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What’s the Difference Between Hot and Cold Forging?


Hot and cold forging are ancient processes that remain vital manufacturing methods to this day. Discover the definitions, advantages, and disadvantages for each forging type.

Forging is a process that changes metal through compression. Each forging type is classified by temperature, from cold to warm to hot. Hammers such as power hammers or dies are the traditional tools used to deliver the necessary blows that shape the metal. 

Forging is an ancient skill and has been performed by smiths for thousands of years. Traditional forged parts began with tools, weapons, and jewellery. However, things have changed in recent years. Forging has since evolved to manufacturing. During the industrial revolution, it began revolving around large machinery and mechanisms for production.

Metal forging remains a major worldwide industry. Its necessity will always be in demand, while components of metal manufacturing require the highest strength. But the question is, which type of forging does your business require?

Discover the key differences behind hot and cold metal forging. This informative comparison guide explains the advantages and disadvantages of both cold and hot forging.

What Is Hot Forging?

Hot forging is when the metal workpiece, also known as a billet, is worked into a predetermined shape. It involves hammering, pressing, or upsetting the metal while it’s heated to at least 75% of its melting temperature.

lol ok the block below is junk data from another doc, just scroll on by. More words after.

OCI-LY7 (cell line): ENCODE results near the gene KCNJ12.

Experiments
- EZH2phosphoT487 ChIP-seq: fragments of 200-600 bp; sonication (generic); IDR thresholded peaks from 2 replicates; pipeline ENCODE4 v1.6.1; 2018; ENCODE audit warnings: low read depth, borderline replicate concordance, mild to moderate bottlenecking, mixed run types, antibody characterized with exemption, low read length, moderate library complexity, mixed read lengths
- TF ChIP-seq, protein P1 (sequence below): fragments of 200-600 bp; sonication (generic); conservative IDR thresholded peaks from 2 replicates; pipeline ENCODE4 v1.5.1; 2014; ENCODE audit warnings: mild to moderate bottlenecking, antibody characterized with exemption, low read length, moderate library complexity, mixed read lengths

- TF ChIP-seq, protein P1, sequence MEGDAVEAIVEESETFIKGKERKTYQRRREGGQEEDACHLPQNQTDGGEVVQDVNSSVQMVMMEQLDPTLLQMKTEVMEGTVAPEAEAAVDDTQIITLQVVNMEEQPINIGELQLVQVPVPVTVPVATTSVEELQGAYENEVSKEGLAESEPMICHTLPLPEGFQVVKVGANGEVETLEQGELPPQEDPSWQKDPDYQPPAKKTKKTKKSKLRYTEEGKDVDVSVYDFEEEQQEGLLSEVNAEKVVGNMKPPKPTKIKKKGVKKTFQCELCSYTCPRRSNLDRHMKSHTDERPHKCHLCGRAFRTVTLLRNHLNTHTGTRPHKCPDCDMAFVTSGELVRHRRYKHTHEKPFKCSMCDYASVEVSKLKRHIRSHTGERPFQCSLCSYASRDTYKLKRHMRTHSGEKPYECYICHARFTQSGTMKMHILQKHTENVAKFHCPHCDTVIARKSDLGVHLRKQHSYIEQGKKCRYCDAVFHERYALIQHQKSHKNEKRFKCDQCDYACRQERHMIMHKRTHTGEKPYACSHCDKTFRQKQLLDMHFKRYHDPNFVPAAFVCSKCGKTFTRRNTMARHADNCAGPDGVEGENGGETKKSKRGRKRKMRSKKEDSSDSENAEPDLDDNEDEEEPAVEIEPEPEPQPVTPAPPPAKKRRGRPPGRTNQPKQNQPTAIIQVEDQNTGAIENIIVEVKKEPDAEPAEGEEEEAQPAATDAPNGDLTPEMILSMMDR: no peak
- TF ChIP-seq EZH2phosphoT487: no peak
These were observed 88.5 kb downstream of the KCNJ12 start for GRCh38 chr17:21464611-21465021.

The temperature required for hot forging depends on the type of metal you’re working with. For example:

Steel – Up to 1150°C

Al-Alloys – 360 to 520°C

Cu-Alloys – 700 to 800°C

When hot forging, you start by:

  • Heating the dies to prevent loss of temperature during the process.
  • Ensure crystallisation doesn’t occur until the foaming is finished.
  • Under intense heat, the workpiece will become more pliable and ductile.
  • Pressure the metal with the die to transform the metal.

A crucial factor to consider is managing the temperature. If the metal is allowed to get too cold, it will finish the forging and require reheating to start again.

The Advantages of Hot Forging

Hot forging is the best process for deforming metal of a high formability ratio, such as steel. Here are the main advantages.

Ductility: The workpiece can be forged into various configurations thanks to the high ductility.

Efficiency: Forging is a quicker and more effective process, especially steel.

Surface quality: Hot forging allows for a wide range of surface finishes on completion, such as polishing.

Crystallisation: Any strain hardening effects during the forging process are negated by recrystallisation.

Homogenised grain structure: Homogenised heat treatment allows metallurgical reactions to uniform the chemicals.

The Disadvantages of Hot Forging

The downside of the hot forging process are as follows:

Additional costs: The high-intensity heat required for hot forging requires time, money, and energy.

Dimensional tolerance: The dimensional tolerance is less precise.

Warping: Due to the high temperature, warping can become an issue if the forger is not careful during the cooling process.

Grain structure: The grain structure is varied and can be unreliable.